Huntingdon journal. (Huntingdon, Pa.) 1843-1859, December 03, 1856, Image 1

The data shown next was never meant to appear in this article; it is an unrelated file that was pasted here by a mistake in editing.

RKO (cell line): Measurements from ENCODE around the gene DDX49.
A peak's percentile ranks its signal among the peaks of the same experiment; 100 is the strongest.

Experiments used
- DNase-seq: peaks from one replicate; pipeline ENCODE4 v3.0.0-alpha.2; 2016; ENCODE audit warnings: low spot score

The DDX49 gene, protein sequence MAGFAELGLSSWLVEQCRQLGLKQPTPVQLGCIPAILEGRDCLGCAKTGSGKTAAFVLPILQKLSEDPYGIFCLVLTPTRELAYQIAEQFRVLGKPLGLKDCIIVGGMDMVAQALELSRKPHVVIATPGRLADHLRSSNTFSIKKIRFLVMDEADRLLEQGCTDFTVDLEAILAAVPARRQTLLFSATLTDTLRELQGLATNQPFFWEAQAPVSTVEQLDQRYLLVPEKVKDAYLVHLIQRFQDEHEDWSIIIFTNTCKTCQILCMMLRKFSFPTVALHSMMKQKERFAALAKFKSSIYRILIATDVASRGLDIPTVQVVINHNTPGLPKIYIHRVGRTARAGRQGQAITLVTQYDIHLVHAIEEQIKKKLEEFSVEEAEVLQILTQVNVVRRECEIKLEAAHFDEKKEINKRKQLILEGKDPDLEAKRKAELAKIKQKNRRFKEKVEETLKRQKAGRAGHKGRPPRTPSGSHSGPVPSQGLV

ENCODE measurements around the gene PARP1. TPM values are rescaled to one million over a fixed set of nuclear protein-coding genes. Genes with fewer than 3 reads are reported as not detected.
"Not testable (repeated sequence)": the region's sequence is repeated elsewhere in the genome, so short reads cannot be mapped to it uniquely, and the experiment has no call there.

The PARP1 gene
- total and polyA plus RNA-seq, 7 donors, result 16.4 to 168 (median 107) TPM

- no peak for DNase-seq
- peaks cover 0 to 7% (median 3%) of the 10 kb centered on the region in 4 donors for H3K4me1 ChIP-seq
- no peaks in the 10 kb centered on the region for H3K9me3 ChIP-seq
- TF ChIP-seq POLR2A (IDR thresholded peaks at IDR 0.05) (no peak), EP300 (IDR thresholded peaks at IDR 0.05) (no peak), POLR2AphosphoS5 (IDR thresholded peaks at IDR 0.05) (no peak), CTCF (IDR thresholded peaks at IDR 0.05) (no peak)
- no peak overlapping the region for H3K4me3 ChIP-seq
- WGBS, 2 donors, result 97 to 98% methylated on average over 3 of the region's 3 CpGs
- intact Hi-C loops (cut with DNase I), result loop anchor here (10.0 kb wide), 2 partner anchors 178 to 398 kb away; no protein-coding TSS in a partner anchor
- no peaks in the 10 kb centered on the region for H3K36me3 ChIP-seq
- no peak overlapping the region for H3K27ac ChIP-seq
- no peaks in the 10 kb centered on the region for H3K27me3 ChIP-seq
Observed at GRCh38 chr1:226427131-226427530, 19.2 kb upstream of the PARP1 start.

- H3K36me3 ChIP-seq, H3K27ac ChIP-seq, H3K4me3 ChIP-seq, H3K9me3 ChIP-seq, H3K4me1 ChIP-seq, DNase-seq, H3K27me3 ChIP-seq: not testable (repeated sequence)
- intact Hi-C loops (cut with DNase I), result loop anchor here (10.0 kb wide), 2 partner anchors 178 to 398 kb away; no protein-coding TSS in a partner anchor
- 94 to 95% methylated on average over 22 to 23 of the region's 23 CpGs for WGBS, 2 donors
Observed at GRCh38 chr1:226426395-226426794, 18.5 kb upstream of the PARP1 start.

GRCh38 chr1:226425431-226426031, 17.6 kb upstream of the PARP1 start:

.V;l 4 • , 4 4 ; I / ti IFI,I , elatif , " - •. •,. ~ • t At L WILLIAM BREWSTER, 1 EDITORS, SAM. G. WHITTAKER, elect ';;1 ottrß. al4®©sl. How dear to roam among the sunny hills, When Autumn spreads her bounties on the plain ; When Industry his garnered treasure fills With richest stores from fields of ripened grain ; When slow across the field the pondrous wain, Deep laden with the yellow ears is drawn, • While from wide trees that overhang the lane, The ripe red apples, shaken down at dawn, Lie scattered thick and fur along the level lawn. The winding rill along the sunny vale Sings its sweet sone to cheer the reaper's heart; And oft its voice the pensive autumn gale Will join and cause the rustling leaves to start, While scores of screaming blackbirds bear their prat, . . With varied notes, yet full of melody ; And troops of noisy boys, with dog and cart, Are hosting to the hills with youthful glee, To shake the clustering nuts from the tall walnut tree. But soon this beauteoua pageantry shall fail, And every mellow tint of Autumn fade; melancholy murmur fills the.gale, And Sorrow saddens o'er the yellowing glade; Through thickening clouds the suns of autumn wade, And beauty sits upon the hills no more The verdure of the wood is prostrate laid, And soon the autumn rains begin to pour, And down the craggy rocks the swelling torrent Su,h ii the fortune of majestic man The leaves of fragrance round his forehead flow, T.., ovate wTenth, that gales of fortune far., which ha climbed so high or stooped so :.: sc. ; approach the tempest clouds of wo, m , - the 'ueauty of his brightest deed ; ....c i a 'noun's his fortune's overthrow, to heaven fur some more glorious autumn winds I rano my Doric ( (r_baltbgibing iscrilion, A Dineoune delivered ou the 231, UY THE REV. HENRY WARD BEECHER On Thurs.dny the 23d inst.,—Thanksgi wing Day—Rev. Beecher delivered the lowing able sermon to his Congregation. The subject —.'The True Idea of a Cons monweulth." Tear--Mark our 37 s "And the cemmor people heard him gladly." here is a quiet and very marlted this declaration. It implies very ant cagly what is abundantly plain in histo• ry, that He was not much liked by anybo dy else in His day and preadhing. When the Lord Christ came to his public minis try he was an object first of universal curi osity, and then to a limited extent an object of sympathy. Society was then, as such, a cluster of classes and interests. There wns the ruling class and the obeying class There were those who were at the top and who claimed the right to indulgence and pleasure ; and there was the moss at the ottom, held to the duty of being docile, laborious, and useful in supplying their au• perims with the means of leisure and gra• tification. ].'here were the learned clas ses, and, as there always is, there were the holy classes. There were the rich men of eminence, and the men of political influ. ence. There were the respectable classes vain of their refinement. There were, in fine, only three words to include the whole populntion, with all these classes—upper, middle. tower. The lower classes wore the vast mass—ninety-nine in the hundred.— They had just such natures as all men have—just such desires yearnings and sus ceptibilities; but they were kept down both by the spirit of the times and by its insti• utions, au thot they could never hope to be other than they were—the 'lower classes.' Th. Lord's Prayer is n most touching pic• ture et the-condition of the mosses. and if the whale world he regarded, it is not far from the same now. Christ taught them to srress the auto of their wants by— '•Give us this day our daily bread." No payer for home, none for education, nono for children, none for their rights, none for the reguzation of all aspirat:ons which ev ery creature has in some measure—* but Li, great au.) controlliug necessity was n:. LAD. The masses of men stood u.. ,:ge of existence. Their whole ! , fu WAS a sharp vigilance not to slip ofi— to for mere living was the great coufl t. Next shove the lower class, the n i3,able multitude, but diminished in nu,..lmrb, was the middle class, to whom the comforts had been multiplied, and whose ambition doubtless was to work up. 'vista from their intermediate quia is the rank of the superior class. The superior classes were then what they have always been, where they are without the restraint of the spirit of the Gospel, avaricious of wealth and power, and unscrupulous in the means by which they secured them ; selfish, vain, supercilious, conceated and haughty, Christ stood in the midst. of such men. They listened to his sermons, and what did the scholars, the religious and the governing classes think of them 3 They thought Christ was an ignoble prophet—a men who would have some influence with the 10554, because the mass were ton igno. rant to discern the real merit, and the good upper class pronounced upon Christ the judgment of exclusion. They put him under the ban of fashion ; placed the badge of inferiority upon him ; and it is in the midst of exhibitions of just such feelings of curiosity running into contempt —of intellectual conceit changing by dis• cussion into disgust and hatred, that our text falls out. It is but a line, and it does not seem to have been put there parpo , ely. It is like an accidental insertion of a word into a sentence which is the key to its be- • ing understood. It indicates that Christ , was uncongenial to the upper classes; but it is said that the common people heard him gladly. The great common mass yearned for Christ ; while all that was per- tonal and special—all that which set one class of men above another in a selfish and !, exclusive sense. woo repelled from Christ. The top of society was never drawn tow ard him. His bearing, his spirit, hissym pathy, his teachings repelled aristocractic men. and drew toward him the democratic masses. With most exquisite '.naivete" the Apostle describes the things which took place in his own day. 'Tor ye see your calling, brethren, how that not ma " ny wise men after the flesh, not malty t , noble, are culled. But Clod bath chosen the foolish things of the world to con found the wise ; and God hath chosen the weals things of the world to confound the things which arc mighty. And base things of she world. and things which are deepis J, bath God chosen, yea, and 1, things which are not (visibly not) to Icing to nought things that are." The humble, the million mass, is thus, as it were, at length to wipe out the ignominy and the pride of the arrogant few ; set the bottom against the top, and weigh the val ue of the common humanity—the soul and heart that belongs in common to man, the power they love and worship—against the artificial refinement of the few, and he judged that these influences, which were common to all, with or without refinement • were transcendently greater than the few things which had been evolved by the ed • ucation of the few. It was not accident which led the common people to hear glad ly the Saviour. It was the proper effect of the Divine cause It was to the coin. mon people Christ came and meant to come. It was not to men in classes, but men without clues or distinction. It was to men in mosses that the Gospel wits preached. It was the good word of God sent to the brotherhood. It was truth which concern ed all mankind in common, and one just as much as the other, Since our free goe ernsnent has formed end expressea this truth, it behonves us to ;sunder it well. ;- There are lemons of instruction, both in minting and in thankegiving:in the study of things in our stature reepecting these ' very elements of common wealth. The word itself has become ennobled. It was once vulgar. But instead of being a term to express vulgarity and unworth, it has now come to signify eminent excellence.— It has risen to a clues of power words., so that we no longer say, ns they used, when they would have their ideas evoked of ma jesty arid greatness - we no longer say kingdom ; when we speak of government "and all that is sublime in it, we say the commonwealth, or we ought to say so,— '1 he people ore meets with us than were ever princes with them. We say the whole at last is admitted to be more than ' any part. In other times it was not so.— ; Things tools repute and honor as they were exclusive. The power el one supreme man was more glorious than the united power of a million of men. With us there is more sublimity in the idea of the inhe • rent power, remaining in the hands of tee . millions of men than there was in the ori ental notion of Solomon holding in his ; hand the power of ten millions. I propose to consider, as far as time will permit me, the true idea of a common • wealth from its religious basis—the con trast between the kingdom and the corn ; monwealth—the state of public ideas upon this subject among us, and the influences ; which are at war with religious truth. The truth of the commonwealth or com • mon weal is inspired of Christianity. The true notion nf .he Christian commonwealth " LIBERTY• AND UNION, NOW AND FOREVER, ONE AND INSEPARABLE." HUNTINGDON, PA., WEDNESDAY, DECEMBER 3, 1856. does not signify a common property as in. validating man's right to Individual owner thip in property. We do not believe that civilization can be promoted except by means of individual property interests, and any attempt to improve society by attack ing this distinction and having common property would have the effect to suck it. The law of th•e individual is as strong as the law of community Both are true. Nor does this idea of a commonwealth flee ply a literal equality among men. Man cannot make sr change natural laws. Our Legislation must always be a mere interpre. teflon and recognition of God's original le gislation. It has been said in high places that it would be folly to re enact a law of nature. It is the only thing anybody can do. All our legislation is but the finding nut what God had done, and owning up to it, and adopting it. The commonwealth admits of inferiorities and superiorittes, of high and low, of weak and strong, of wise and simple, of gradations innumerable and infinite in their differences and contrasts. .I'he very element of power in a cotnmon. wealth is not in its conformity, but in its In'varieties and differen ces concord is always obtained. It was not meant that man should find his level. When rivers find their level they are swamps and so are communities, They were never built to be level. It will not seek,either up or clown, a method by which to make all men alike. This wily be the hope of the theorist, but it was not the ex pectation of Ilium who made the theory, and will execute in practice what he•me.rot in theory. The commonwealth begins with the fundamental idea that every man belongs to himself—that he has a right to the use of his own body, his faculties, his appetites, his affections, his reason, his mo ral nature and his working powers. And las it is impossible to be possessed of our faculties where there is not room for eve• lotion and development, this doctrine of man's right to himself carries with t the right of the conditions of growth and all the circutnstances needful far that deeeleement Though the State tnny not be obliged to secure that development in n person, yet it has no right to prevent it. The right to be myself is a part of tny right to be born and to live. The right to develop is only to say diet I have a right to rays •If in fun— net condensed or abridged. Man was not burn to be an index or an nppendix. fie was born to be himself, written out in full and there is no authority which has the right to condense a man to a mere table of contents. And in this right of man to hint self to bring himself clear up to the line de signated by God—this , primordial funda mental right, all men stand on a common ground. There is no distinction. If one men have u hundred talents and another one, they will difler to the amount of possi- Ids being, but they all will be alike is this right to develop that which God gave them; and the man who has one talent st,ntis precisely on the sante ground of divinely appointed right us Lilt . . 111011 w•ho lies one hundred. No law, no custom, no opinion or prejudice has the right to say to one tine), you may grow, and to another, 3 ou may ac t —to one, you may grow in L. diroVloll3 and not to twenty — to the strong, you may grow stronger. mid to the weak, you may never become strong.— Launched upon the ocean of life like an innumerable fleet of ships, each lean may spread what sails God has given him, whe ther a pinnace, sloop, brig, bark. ship, or man-of wear; and no Commodore or Admi cal• may signal what canvass he may carry, or what voyage he may take. Life is coin non to all The earth is common to all; and growth and improvement lie open to all. if, then, a man be made high by that which is in him lawfully used, lie is just as much a democrat as another who is low. There is a vulgar impression that the words demodracy, democrat, and de mocracy menu Geed at the bottom. By no manner of means. A man may be at the topmost spire of the pinnacle of God's grace, and be as much a democrat as if he were under the stones and amid the dirt at the door; for dirt and democracy have no thing in common necessarily, whatever it may be nary. The eagle mines not over. shadow the dove because he flies higher. The dove does no violence to the sparrow by his swifter flight. Ills wings are won. ger. All these natures aro concordant, and so among men—Democracy consists in a man being just what be is in himself, and being nothing by pretension; It is be ing wise if you are wise, and not being in high places when you have to be b dstered up artificially to keep there. Dein cracy means that monkeys are monkeys where ever they are, that won are men, and that strength is strength wherever it isoop, middle or bottom. It is the reality of things; the-answering of man to that which God marked out for him. All wealth, all I power, all influence, and all respectahilities that arc mot of man's own self and nature, are aristocratic in whose hands they may be; and where man has power, place, em mence, and strength in his own right, le cause God meant him to have it, place him ! where you please, and still he is a Demo- crat. Every man has a right to attain his own sphere. his capacity is both guide I and charter to that sphere. If we may not place hint in his spht;.re, we shall not for- bid him from attaining it, lf Imu burn outwardly a peasant and inwardly an artist, no man may hind me to the plow; for 1' have received in my capacity God's com mission for doing higher and better things than that. It is the right of men in com anon. It makes no difference by what name you call them, prince, people, or slave ; man is that name of power that ri. ses above till these designations—is better than all, and carries with it to savage and civilized, to clown and boor and refined and cultured, to master and slave, privilege and prerogative conferred by the Almigh ty; and no law is to trip him in the race ; no artificial barrier is to block his way ; no miasmatic prejudices are to poison the air about him. The slave who has the ele ments of humanity has a right, common to him with his master—common to him with the governor, the president, the king and the emperor—a right common to all men, of being whatever God wrote in the churtor of his nature when he created him. It is not a right that comes from Inn's charter ;it comes from God himself. It i 3 the business of government to help men to themselves and not to restrict and re- duce their power. Justice is not meant to keep down the yearnings of those who , fain would grow up. Justice ought to nourish nod stimulate a dLposition to pos sess all that God intended should be theirs, and should never prevent their growth. Laws, institutions and civil stooges, were not intended fur the benefit of classes ; they are not for the strung, for the wealthy— they are the alinoneis of univer-al bounty , for all men. Governments sneeze estil• pattern from God to the administration of nature. Another element of common weal, inspired of Christianity, is found in that benevolent spirit in which we usually es teem and rejoice in the influences which are common to all men, rather than those which are special and are peculiarly ours. 'rite element of seif.esteem in the human soul is that which gives person'ality and dignity to each man, It is the instinct of bring one's ono self. It is the basis of personal identity, and therefore around it clusters those influences which tend to , make men their own; and from it proceed those influences which tend to make men . seek their own power and their own spe cial dignity. But at a little distance out, this element becomes the spirit of selfish ness. It is then the root of ambition, the mainspriug of exclusiveness. Society is full of custems and tendencies which spring from perverted stlf.esteein. Under these influences niers sympathize more with themselves than they do wiih others. They are proud of their natne, of their place, of their power, of their class, of their heri inc. It is as if the writ of self eiem,- children so far predominated in each bra then and sister that they forgot the ties of brotherhood and sisterhood, and self had extirpated family love; and it is the some in the great family and brotherheod of mankind. Men under influence of this feeling come to live in isolation, und be ceme exclusive. Then it is that they are proud of family, and foolishly hold all without their circle less than they, simply because they are not of their circle. They glory en their rank, they are jealous of their guarded privileges, and the essence of their joy is that they have and others • have not. Men in this wise think they go up as they stand alone. They :Teak of gaining power and eminence by the degree in which they gain separateness from their fellowmen in rank, wealth and in the various circumstances of - external condition. Gradations of society spring from God's ordinances ; hut exclusiveness —the vain glory of gradations--springs from man's selfishness. The spirit of Christianity is that wo love our neighbor us ourselves ; and it is the peculiar good fortune of this land to possess institutions which, when they were created, were cre ated to express this very spirit, and for the salce of maintaining, expressing and per petuating it ; fur I think, far as our insti tutions are (rem being perfect, they yet come nearer being New Testament instittu none than the world has over before seen. And I account it not a little singular that when Jefforsonovho was known to be an unbeliever in the truth of Christianity in the main, when he, with others, was maul• i ding and giving shape to our institutionr., that he, in the hands of God, should have I be in conflict for growth is conflict. There been the architect of the temple which I is no improvement without excitement and more truly expresses the spirit of Christi it grows out of conflict. You and I are unity than any institutions in the world. boned life-long, if we are in a state of Let le. look at these elements. First. the growth, to be in the midst of excitement common citizenship—that is to say, eiti. I and conflicts. Let us not be alarmed when zenship which hes no orders, no degrees, i we see influences throughout the nation no rank, except such as men make among which seem to be subverting things, so long themselves. Aoroad they have kings, no- as are have organic powers, so long as we hiss, inteimediate classes, and the laboring ! stand in the original divine idea expressed classes. These are not the classes in in man, the Christian idea that is register which the people hove urrauged themselves I ed in the Bible—so long as we beer God's but they exist by law. The tenure of pro• I thought in nature At Christianity, and pirty, the condition of social intercourse, I institutions fronted to express that truth. all these things have been twined together Should we not be the veriest cowards ever so as to split society up, and make some i seen if we gave up our faith in this victo high, because they happened to be born in ry, and vail our faces and believe that a a certain classification, and some low, be. sneaking plantation tyranny was to over• cause they happened to be born below— come all that which ages have accomplish not leaving men to classify themselves, but cd 1 No, I glory and rejoice that Gel organizing things beforehand. In our when about to throw the devil down, lifts land, men have classified themselves. lVe hint very high so that on his way through have aristocrats here, but God made them; the air taward hell every man will see him and there never will be the time when fall. I never felt more occasion for thanks mightiness of soul will overshadow little- giving than I feel this day, for I feel that ness of soul. If aristocratic means that the institutions of Liberty stand on a solid which is higher and superior to others, I I foundation; sad though the desert sande say God's angels are aristocrats. It was may drift about our doorways and cover designed that some should be high, some I them up, yet there will come men who will intermediate and some low, as some trees I seek that threshold and those places which nre forty, some a hundred, and soma, the were once consecrated to the Berme of mammoth pines, three hundred feet in j Liberty, and will bring them out. There height. But however high their tops may jis a certainty that these divine ideas shall reach, their roots rest in the same soil. In be wrought out here and everywhere. The our country there is a common citizenship. time I trust will come when them there It permits a man to grow and towel aloft as i shall be no more crowned heads, no more much as he pleases. but every man stands revolution, oppressions, and tyrannies, but .on one common foundation. I have just when all the world over, there shall be a es much right to be Lord Bacon at you 1 common people in a commonwealth, with hare just as much right to be President as common joy, common love, common place, city other man. There is no ditlerence a- common life, a common God and a con bout that right. It is just as touch the moil bleaven. poor man's as the rich, the blacksmith's, the carpenter's, and the scholar is the cloisters, as anybody else's. All swirl on the common ground of citizenship. There arc no special and peculiar rights gitaran• teed or permitted by society--none exeopt those God has given. Every man in this country has net only the right to be every 4nnn ikon , is iinthina In Government. nothing in the town, the county, the State, or the confederated States, that is not open to the petition of every single one of the inhabitants of the whole land Next, 1 desire to call your attention to the fact that while in other lands there are special privileges for the few, in our land the influences are precisely the reverse.-- typified by the common schools. It stands on the threshold of society and brings all men back to a common starting point.-- The father, by the gifts of God is him may shoot far ahead of cotemporary eminent men in the State, and the son who goes back to the sante stetting point, the colo nies school, stay be n booby. It is not the school fur the rich, nor the school for the smart, a school for classes, but it is a com mon school---a school that makes everybo dy common together. It knows no dis tinction—who the boy is, or from whom descended. The poor oleo's boy, with ge eras, walla above the rich mun's dunce 'They both take their chance in common, and mike themselves what they were in. b•iided to be by God. I think it does eve r:,•tiody good to have been in the common ,chod. It certainly does boys good to pass through the little republic which they do there. l'he next among our noticeable in stitutions is the ballot-box. It dote; from ten to twelve years after the school, and it teablies precisely the same lessen —there is no distinction to be known among men. The ballot hexis the tnost•cxtraordinary thing that existed in the notions, customs, and institutions of a people, for it does not recognize any difference in men. When a Story, a Kent, or a Marshall goes up to deposite his ballot, he is note whit strong er than the miserable individual who reels and staggers Up, and places his ballot in. All these elements tend to the same idea-- tend to bring into organization and efficient and practical operation this great Christian idea that man has a common weal. And then, going above these institutions to their sources, the charters, the bills of right of every State, the Declaration of Indepen. deuce, the preambles to the constitution, we find that they keep up the same truth, They may be regarded as one political Bi ble so to speak, and are one political stan dard of orthodoxy; and as long as we have a religion, a Bible, a Democratic Go-ern meet, common schools, a ballot box, char ters, bill of rights, Sze., I think we may, without fear, let rhetoricians declare that the doctrine of human rights is but glitter ing and sounding generalities. Glitter and sound he may call it, because it glitters wits light that is seen over the whole con• tinent, and sounds so that every living be ing on the continent heere and knows it. Now of the conflicts that are going on in our country. It is 3 necessity for men to `Ji rdUauu. Variety's the very spice of Life, The Temper. ; In an old leaf of the Columbian Maga zine, published some 50 years ago, we find the following paragraph. •which shows that our fath e rs were quite as exciteoble, and decide their political opinions as any scendants:— political conversation, particular care ought to be taken to preserve the temper. None are so irritable as the tempers of enthusiastic politicians. . I have seen some of this character, concern ing whose lunacy I have not the least doubt. It is better, if possible, to avoid political conversation when the speakers betray warmth and attachment to party.— I never knew an instance of conviction attending the longest disputes. There is a pride and obstinacy in the tninds of ig norant partioans, which we rarely find in other men. If their belief in God were half as sincere as their confidence in their favorite lender, they would be the most pi. ous and fervent saints the world ever saw. As we must sontotimes meet with in?n of this character; it is best never to urges, nor answer, oven when we are certain of their errors ; let us rather leave their com pany, and pity their weaknes of mind. Capital Reply to a Dualist. John SI. Botts: of Virginia, was re• cently challenged to fight q duel by R. A. Pryor, of the same State. Mr. Botts de• clined the honor of being shot at in a re ply which contained the following senti• ment : "Your life could not be the value of a pin's points to me, and I am sure I should derive no comfort from making your wife a widow and your children fat Lerless ; there fore, I have no desire to take it; while my own life is not only of value to me, but indispensible to the support and hap. piness of my family, and I hope to make it useful to my country —therefore ; I am not disposed to place it at your disposal." Nothing could be finer or better exhibit the immorality of duelling than this aen• timent. ger Mr. Showman, what kind of an animal is that I" That, my deer, is the rhynocercow. He is cruising German or Dutch relative to the unicorn. Ile was born in the desert of Sary Ann, and fed on bamboo an missionaries. He is very cour ageous and never leaves home unless he moves, in which ease he goes somewhere else unless overtaken by the dark. He was brought to this country much against his own will, which accounts for his , low spirit, when he's 'melancholly or de jected. He is sow somewhat aged, al. though he has seen the day when he was the pungest specimen of animated nature in the world. Pass on, my little dear, and allow theladiee to survey the wisdom of providence as displayed in the ring tailed monkey,a hanimal that can stand hang• ing lilt. n feller Trifler, only it'sreserred " VOL. XXI. NO. 49. Two Reps tot; Few. A man somewhat advanced in life, who was the other part of a strong minded la dy, had great faith in Spiritualism. His wife openly proclaimed her infidelity, and with the consistency which often forms part of the female character, for a long time refused to be convinced of her errors through test or experiment. At last the persuasions of the husband induced from her a promise tc make one of a circle at the residence of a celebrated medium. up on condition, however, that she should pre cede her husband in entering the house, and nothing should be said or done by him, which should disclose to the "medi. urn" the fast that any connection existed between them. fhe wife on entering found two gentle men in waiting and the aforesaid medium. Soon after this the husband came in and a circle was formed, the lady of course, ta king procedence over the other. She as• certained that a spirit was present who would communicate with her, and was desired to ask any test question which she might think proper. After having been informed that she must put her questions so as to have them anmwered affirmatively by three raps: or negatively by only one rap, she questioned as follows .Ain I married?' 'Rap rap, rap r .Have I ever been married but once?' Rap ! q. many years t' Rap, rap, rap, rap, rap, rap, rap, rap! (.Eight years') said the medium. !Have I children Rap, rap, rap ! 'How many 1' Rap, rap, rap, rap ! ('Foar,') •aid the medium, The Indy was somewhat startled at the correctness of these answers, and freely confessed it. With a radiant face the hus band then 'braced in,' asked the following teat questions : 'Am I married V Rap, rap, rap ! How long have I been married V Rap, rap, rap, rap, rap, rap, rap, rap ! 'Strange coincidence murmured th. medium. 'Have I children V Rap, rap, rap ! 'How many V Rap, rap ! .Good Heavens! How :fmy V' Rap, Rap ! ! The wife swooned, and the husband, when last seen, was walking on the Jersey Ruts. To this day the lady professes to disbelieve ! Bleeding Trees to Mae them Bear. This consists in cutting the bark up and down the tree, from the limbs to the ground, about the Ist of may. Th . e bark should be cut entirely through. But the wood should not be penetrated with the knife. The advantages claimed for this operation are these : Ist It promotes rapid growth. 2d. It brings trees into bearing sooner. Rd It aids those trees whose outside bark is hard and unyield. ing. St. ne fruited trees are not inured, it is said, by this operation. Spoiling Lila /damage Ceremony. _ Tile following statement is no jet, but a positive fact : A young man in business in Liverpool, led his blushing bride to the al tar in the Old Church in that town ; and when the question was asked, "Wilt thou love and cherish," he answered as is cus tomary, and added, "When she needed, he would bang her." The girl immediately stopped the clergyman, and turning upon her heel quietly walked out of the church, saying that ' , A man who could say what he has said in such a moment, in jest, wets most likely to put his threats into execu tion, and bade him choose another mate. A Sure Remedy for Poison. - Sugar of lead, dissolved in new milk. and warmed till it curdles, will cure the poison of ivy or elder, or any other poi. sonous vine or weed. It ehould be made so strong that it will have a stringent taste and the part affected, wet with it occa sionally. Sugar of lead, as well as 'all other dangerous medicine. about a house, should be plainly labeled. So says a cor respondent of the Ohio Cultivator. Millet for Sheep. Several farmers in Washington county have tried raising millet for sheep feeding, and are pleased with it. They sow it thickly, which produces more and finer stalks, but less seed. The lose in seed is more than made up in the increased val• ue of stalks. Sown thinly, the stalks will be course. Sheep are fond of, it, and thrive well on h.—Pittsburg Agriculturist. air A man mai smile and smile, tnd be a villein still.